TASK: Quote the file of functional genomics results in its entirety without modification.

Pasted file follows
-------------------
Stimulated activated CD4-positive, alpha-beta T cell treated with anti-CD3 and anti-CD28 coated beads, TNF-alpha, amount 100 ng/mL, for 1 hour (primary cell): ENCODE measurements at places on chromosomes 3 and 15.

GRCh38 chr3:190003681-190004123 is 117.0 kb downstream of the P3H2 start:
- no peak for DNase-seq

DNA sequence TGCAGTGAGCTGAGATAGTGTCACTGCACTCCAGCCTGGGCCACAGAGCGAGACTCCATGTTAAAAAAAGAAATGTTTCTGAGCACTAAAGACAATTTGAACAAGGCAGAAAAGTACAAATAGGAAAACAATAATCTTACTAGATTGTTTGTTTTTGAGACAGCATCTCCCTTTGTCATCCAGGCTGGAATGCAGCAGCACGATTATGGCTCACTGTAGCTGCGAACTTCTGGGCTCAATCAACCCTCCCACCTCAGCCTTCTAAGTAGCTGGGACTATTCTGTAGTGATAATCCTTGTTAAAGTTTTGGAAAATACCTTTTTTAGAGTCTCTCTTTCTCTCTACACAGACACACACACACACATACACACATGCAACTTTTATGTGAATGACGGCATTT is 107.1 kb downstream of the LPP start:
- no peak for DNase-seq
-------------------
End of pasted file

Stimulated activated CD4-positive, alpha-beta T cell treated with anti-CD3 and anti-CD28 coated beads, TNF-alpha, amount 100 ng/mL, for 1 hour (primary cell): ENCODE measurements at places on chromosomes 3 and 15.

GRCh38 chr3:190003681-190004123 is 117.0 kb downstream of the P3H2 start:
- no peak for DNase-seq

DNA sequence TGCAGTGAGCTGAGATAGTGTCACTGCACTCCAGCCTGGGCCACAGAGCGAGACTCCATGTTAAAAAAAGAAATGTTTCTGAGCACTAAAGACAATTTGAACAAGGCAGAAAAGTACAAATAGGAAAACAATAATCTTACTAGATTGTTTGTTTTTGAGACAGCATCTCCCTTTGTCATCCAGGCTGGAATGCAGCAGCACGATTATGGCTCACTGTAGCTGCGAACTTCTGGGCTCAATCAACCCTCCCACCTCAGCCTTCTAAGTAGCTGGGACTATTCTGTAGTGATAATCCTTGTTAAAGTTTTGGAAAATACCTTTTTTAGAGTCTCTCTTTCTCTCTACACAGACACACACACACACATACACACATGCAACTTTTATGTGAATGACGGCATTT is 107.1 kb downstream of the LPP start:
- no peak for DNase-seq